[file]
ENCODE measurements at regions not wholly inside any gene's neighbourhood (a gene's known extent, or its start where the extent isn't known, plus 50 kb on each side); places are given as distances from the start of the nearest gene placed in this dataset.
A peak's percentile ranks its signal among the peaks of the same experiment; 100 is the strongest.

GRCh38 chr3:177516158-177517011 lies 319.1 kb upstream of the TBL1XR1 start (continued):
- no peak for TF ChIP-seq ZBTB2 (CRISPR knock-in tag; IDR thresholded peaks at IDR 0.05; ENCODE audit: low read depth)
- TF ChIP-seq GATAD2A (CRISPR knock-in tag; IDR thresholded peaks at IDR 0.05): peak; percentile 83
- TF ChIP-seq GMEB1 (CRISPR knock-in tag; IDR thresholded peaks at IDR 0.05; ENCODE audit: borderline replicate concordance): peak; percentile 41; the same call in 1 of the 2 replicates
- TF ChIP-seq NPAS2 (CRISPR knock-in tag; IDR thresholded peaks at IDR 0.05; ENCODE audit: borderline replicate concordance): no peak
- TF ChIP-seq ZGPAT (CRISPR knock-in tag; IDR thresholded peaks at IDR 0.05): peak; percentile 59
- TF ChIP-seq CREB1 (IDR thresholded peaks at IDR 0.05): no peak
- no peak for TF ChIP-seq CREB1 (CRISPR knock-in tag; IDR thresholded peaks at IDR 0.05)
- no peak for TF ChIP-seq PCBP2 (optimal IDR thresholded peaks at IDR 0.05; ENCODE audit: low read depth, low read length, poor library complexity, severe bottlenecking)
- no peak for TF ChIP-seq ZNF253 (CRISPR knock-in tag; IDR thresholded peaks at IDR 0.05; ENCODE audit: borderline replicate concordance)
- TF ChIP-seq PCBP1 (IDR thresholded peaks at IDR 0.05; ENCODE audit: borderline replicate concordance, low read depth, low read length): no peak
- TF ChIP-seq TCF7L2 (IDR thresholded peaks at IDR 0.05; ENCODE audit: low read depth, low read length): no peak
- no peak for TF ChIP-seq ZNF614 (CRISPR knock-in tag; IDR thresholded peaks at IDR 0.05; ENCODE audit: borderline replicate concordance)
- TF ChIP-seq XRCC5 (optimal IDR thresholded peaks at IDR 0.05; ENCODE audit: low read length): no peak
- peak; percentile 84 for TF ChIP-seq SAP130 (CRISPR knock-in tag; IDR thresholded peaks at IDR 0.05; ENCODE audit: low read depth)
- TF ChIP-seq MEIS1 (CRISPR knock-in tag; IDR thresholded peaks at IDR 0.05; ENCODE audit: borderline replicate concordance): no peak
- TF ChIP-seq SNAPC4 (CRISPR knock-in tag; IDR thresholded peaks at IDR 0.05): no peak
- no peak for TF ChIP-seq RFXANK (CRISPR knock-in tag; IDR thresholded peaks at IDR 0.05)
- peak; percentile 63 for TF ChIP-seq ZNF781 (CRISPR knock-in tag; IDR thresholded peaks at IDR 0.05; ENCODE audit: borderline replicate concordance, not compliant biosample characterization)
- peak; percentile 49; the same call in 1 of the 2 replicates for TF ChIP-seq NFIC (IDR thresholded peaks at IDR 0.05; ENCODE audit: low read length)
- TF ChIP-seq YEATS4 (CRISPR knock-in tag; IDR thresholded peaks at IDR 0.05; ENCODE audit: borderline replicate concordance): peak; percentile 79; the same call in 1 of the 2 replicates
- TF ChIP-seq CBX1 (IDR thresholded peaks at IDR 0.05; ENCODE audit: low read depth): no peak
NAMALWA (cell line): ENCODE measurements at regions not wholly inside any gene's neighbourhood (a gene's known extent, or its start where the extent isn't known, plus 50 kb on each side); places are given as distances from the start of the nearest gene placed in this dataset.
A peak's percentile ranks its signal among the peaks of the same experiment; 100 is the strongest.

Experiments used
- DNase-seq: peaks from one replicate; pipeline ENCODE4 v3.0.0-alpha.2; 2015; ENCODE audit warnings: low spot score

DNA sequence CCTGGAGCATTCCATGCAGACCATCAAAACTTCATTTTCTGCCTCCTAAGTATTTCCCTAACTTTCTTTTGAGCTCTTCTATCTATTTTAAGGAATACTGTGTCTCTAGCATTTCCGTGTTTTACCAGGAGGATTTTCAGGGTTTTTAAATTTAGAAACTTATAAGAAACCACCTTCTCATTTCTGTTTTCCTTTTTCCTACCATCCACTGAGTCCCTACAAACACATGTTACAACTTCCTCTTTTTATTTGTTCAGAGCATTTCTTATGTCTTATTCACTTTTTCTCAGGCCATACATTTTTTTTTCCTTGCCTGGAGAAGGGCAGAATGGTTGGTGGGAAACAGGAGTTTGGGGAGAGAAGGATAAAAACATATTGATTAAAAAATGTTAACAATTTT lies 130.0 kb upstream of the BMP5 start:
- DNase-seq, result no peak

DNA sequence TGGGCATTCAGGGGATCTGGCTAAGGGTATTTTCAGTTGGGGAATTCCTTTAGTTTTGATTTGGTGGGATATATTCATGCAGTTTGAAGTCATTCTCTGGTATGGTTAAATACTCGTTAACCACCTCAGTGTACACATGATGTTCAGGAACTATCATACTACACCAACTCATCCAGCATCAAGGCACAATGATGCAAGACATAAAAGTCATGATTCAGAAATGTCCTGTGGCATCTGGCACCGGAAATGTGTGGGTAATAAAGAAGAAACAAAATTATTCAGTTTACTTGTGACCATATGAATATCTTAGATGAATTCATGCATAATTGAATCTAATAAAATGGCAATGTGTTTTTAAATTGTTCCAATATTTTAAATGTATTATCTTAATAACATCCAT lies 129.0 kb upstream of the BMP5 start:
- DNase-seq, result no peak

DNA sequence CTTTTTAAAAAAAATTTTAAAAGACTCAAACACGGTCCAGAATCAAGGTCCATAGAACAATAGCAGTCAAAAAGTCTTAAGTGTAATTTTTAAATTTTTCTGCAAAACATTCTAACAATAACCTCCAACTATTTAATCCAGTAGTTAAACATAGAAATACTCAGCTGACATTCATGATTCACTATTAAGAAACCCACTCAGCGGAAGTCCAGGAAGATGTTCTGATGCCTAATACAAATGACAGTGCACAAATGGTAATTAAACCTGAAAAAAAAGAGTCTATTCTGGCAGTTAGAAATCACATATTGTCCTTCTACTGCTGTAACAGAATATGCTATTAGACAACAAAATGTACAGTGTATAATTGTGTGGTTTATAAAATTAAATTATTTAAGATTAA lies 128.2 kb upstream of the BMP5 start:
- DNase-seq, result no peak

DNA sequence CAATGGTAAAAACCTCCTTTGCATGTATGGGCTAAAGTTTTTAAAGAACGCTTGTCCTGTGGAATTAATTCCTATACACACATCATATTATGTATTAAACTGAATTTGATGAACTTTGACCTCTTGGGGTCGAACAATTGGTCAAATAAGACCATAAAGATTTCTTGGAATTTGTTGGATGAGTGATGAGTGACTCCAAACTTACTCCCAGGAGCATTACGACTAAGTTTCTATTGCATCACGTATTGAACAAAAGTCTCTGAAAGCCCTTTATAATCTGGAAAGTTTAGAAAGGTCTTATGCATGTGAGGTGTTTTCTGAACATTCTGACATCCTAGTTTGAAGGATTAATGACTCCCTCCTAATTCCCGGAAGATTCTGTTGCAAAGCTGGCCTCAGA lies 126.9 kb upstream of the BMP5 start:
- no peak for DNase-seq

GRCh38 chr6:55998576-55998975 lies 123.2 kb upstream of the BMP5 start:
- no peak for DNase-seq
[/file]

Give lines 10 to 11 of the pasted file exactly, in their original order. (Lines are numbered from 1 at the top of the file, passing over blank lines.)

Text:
- no peak for TF ChIP-seq CREB1 (CRISPR knock-in tag; IDR thresholded peaks at IDR 0.05)
- no peak for TF ChIP-seq PCBP2 (optimal IDR thresholded peaks at IDR 0.05; ENCODE audit: low read depth, low read length, poor library complexity, severe bottlenecking)